Community Garden Bed Program
Community gardens supply neighborhoods, local schools and food pantries with fresh vegetables, greens, herbs and flowers. Many gardens are managed by students who learn about gardening, volunteering and finance through the programs. Learn more about Community's garden bed locations and their positive impacts in their communities.
Carson Heights Garden
In 2019, UIndy's second community garden opened just north of campus. The Carson Heights garden is located on a half-acre of university-owned land on Standish Avenue. It is the second community garden that is a result of a collaboration between UIndy and several other organizations. UIndy is working with garden partners including Purdue Extension, which is providing technical support; Community Health Network, which will offer free cooking classes to SoIndy neighbors; and Books & Brews South Indy, which will serve as a weekly distribution site for the produce grown at the Carson Heights garden.
During the first year, the Carson Heights garden will be focused on amending the soil, making it healthy for growing produce including tomatoes, peppers, cucumbers, radishes, squash and zucchini. Students from UIndy English professor Kevin McKelvey’s “Urban Food and Farming” course will plant and harvest, along with a group of TeenWorks volunteers. The garden offers numerous opportunities for community engagement, research and service learning. Gurinder Hohl, director of the UIndy-Community Health Network (CHNw) partnership notes, “Our goal is to create gardens that will provide access to affordable fresh produce. We plan to engage neighbors who want to learn how to create their own home gardens and how to incorporate healthy food into their diets."
Bethany gardens provides free gardening classes to anyone who is interested. Those who participate in the garden have free access to its harvest. All other produce from the gardens go to food pantries on the southside such as Hunger, Inc. and to organizations that help refugees such as The Chin Center.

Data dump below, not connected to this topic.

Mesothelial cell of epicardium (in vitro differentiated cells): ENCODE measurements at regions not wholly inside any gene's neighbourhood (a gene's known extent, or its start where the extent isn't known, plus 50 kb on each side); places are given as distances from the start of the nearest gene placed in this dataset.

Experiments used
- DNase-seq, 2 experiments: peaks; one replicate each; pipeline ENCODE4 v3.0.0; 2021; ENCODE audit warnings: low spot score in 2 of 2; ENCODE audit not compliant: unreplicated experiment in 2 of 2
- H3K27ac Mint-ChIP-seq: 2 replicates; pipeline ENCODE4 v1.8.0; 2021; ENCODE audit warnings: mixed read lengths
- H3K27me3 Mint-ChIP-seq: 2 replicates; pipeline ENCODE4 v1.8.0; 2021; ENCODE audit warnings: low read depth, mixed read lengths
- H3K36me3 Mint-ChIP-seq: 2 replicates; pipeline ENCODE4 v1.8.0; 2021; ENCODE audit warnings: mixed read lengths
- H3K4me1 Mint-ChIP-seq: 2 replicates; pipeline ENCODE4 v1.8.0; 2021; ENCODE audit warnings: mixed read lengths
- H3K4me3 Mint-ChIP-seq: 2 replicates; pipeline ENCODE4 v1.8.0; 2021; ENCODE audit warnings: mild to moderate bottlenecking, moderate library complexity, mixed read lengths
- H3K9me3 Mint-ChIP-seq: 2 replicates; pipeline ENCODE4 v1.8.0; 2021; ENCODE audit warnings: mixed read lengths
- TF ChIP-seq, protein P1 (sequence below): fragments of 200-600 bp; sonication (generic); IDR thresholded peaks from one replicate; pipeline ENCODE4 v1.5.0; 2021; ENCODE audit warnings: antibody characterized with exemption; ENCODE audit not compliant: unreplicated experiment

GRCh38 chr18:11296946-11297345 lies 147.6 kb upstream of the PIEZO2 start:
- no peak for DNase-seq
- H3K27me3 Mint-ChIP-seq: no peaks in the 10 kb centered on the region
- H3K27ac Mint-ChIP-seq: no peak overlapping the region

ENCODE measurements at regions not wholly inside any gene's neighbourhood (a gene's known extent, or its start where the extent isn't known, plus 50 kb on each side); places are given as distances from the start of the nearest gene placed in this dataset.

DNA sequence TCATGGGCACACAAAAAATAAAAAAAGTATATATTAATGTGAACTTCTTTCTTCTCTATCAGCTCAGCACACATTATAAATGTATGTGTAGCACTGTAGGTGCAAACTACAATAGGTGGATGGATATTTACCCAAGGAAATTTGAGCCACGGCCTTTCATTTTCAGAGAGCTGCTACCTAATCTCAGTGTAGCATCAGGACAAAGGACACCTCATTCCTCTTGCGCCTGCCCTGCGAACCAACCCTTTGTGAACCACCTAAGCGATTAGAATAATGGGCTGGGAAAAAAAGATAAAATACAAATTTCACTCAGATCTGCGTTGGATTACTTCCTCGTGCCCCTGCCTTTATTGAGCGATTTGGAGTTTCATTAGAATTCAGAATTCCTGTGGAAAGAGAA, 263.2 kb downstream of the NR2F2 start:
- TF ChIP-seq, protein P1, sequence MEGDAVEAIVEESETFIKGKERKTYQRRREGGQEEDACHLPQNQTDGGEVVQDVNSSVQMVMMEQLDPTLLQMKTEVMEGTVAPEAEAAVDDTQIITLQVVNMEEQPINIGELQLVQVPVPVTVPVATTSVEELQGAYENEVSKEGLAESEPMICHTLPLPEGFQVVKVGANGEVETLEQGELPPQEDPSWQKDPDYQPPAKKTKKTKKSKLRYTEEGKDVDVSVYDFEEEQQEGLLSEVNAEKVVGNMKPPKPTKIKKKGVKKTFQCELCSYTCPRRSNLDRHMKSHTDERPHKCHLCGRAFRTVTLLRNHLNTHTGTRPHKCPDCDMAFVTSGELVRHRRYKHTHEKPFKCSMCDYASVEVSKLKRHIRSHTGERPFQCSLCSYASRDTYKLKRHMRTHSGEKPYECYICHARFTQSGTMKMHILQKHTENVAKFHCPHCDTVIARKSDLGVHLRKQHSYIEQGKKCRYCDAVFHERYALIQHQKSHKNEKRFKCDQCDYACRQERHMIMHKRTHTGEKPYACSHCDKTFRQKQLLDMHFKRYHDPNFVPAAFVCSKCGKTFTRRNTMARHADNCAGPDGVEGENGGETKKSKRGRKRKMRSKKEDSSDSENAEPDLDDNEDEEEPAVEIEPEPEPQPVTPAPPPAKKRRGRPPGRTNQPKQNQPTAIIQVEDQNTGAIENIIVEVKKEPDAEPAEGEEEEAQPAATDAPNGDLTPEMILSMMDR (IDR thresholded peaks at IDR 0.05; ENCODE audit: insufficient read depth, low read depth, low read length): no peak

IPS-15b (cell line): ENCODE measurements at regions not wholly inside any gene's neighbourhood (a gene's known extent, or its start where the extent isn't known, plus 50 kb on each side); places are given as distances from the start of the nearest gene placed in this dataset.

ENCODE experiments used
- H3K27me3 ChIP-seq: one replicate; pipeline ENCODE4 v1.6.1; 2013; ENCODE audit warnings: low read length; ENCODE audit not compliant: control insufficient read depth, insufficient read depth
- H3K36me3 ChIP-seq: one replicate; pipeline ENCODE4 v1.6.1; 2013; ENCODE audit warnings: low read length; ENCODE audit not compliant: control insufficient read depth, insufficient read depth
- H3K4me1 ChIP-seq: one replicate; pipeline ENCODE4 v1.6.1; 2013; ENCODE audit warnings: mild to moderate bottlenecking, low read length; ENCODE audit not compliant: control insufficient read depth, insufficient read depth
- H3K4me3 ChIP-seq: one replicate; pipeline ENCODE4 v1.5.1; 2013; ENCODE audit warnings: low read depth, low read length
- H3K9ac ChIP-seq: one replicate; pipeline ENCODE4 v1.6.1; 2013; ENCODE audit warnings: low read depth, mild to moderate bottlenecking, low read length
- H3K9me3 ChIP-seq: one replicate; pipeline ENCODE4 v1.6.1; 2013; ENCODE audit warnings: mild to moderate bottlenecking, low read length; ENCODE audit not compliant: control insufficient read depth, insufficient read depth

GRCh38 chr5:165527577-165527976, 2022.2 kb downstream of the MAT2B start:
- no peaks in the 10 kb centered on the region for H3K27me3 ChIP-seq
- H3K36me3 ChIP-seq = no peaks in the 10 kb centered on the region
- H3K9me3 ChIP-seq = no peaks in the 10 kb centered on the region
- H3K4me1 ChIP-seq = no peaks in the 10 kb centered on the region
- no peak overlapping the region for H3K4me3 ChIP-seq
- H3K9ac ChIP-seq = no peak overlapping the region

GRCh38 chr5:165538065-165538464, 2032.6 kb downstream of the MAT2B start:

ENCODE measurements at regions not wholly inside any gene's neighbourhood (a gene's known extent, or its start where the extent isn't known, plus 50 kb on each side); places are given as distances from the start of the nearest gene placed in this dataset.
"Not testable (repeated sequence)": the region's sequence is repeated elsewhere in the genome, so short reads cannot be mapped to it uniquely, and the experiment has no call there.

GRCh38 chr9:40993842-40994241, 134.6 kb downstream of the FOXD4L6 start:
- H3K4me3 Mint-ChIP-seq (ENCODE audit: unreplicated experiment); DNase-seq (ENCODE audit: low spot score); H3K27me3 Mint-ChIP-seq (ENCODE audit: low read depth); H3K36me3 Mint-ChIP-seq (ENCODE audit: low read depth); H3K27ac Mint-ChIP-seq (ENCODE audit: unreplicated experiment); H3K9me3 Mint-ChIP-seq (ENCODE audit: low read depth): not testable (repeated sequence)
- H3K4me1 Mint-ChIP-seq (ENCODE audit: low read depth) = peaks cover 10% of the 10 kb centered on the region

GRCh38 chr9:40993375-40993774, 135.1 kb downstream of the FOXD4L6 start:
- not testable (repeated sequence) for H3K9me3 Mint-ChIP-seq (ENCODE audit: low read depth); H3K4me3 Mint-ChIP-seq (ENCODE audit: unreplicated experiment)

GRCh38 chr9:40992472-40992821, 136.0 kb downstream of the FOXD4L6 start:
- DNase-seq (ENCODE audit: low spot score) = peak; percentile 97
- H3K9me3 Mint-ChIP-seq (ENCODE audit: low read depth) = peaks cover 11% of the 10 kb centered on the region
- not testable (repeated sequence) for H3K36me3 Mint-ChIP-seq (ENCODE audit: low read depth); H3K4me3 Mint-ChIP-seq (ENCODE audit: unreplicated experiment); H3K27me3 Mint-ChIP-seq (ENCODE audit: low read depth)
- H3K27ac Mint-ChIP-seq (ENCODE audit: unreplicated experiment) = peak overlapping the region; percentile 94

University Heights Community Garden
Reestablished in 2018, University Heights Community Garden, located on the University of Indianapolis campus, supplies fresh vegetables to local residents using organic practices that support plants, insects and the environment. This program gives residents more access to fresh produce while also giving students and those living in the neighborhood gardening experience. The garden was managed by University of Indianapolis students for the first year. For more information or to get involved, call 317-788-2406.
In April 2018, volunteers from Community Hospital South, the University of Indianapolis, Purdue Extension and South Indy Quality of Life Plan cleaned raised garden beds, spread mulch, glued the beds' cement blocks, and planted seeds and plants.
Little Food Pantry
The SoIndy Health & Wellness Action Team is helping Southside neighbors connect with the resources they need right in their neighborhood. Little Food Pantry is a community building strategy to increase access to food and hygiene items for SoIndy community members. The idea is similar to the Little Library concept, "Bring what you can, take what you need". Each pantry will have non-perishable food, self-care products and toiletry items.
What was once a NUVO newspaper box is now a renovated pantry box that has been painted and installed by SoIndy residents. The box was prepared by the Paint-a-palooza camp at Garfield Park Arts Center where a team of young artists planned and designed the pantry box (photo below).
The SoIndy Health & Wellness Action Team installed the Little Food Pantry located at the University of Indianapolis' University Heights community garden and is supported by UIndy and Community Health Network with consultation provided by Purdue Extension. Another pantry will be added in the Bean Creek neighborhood.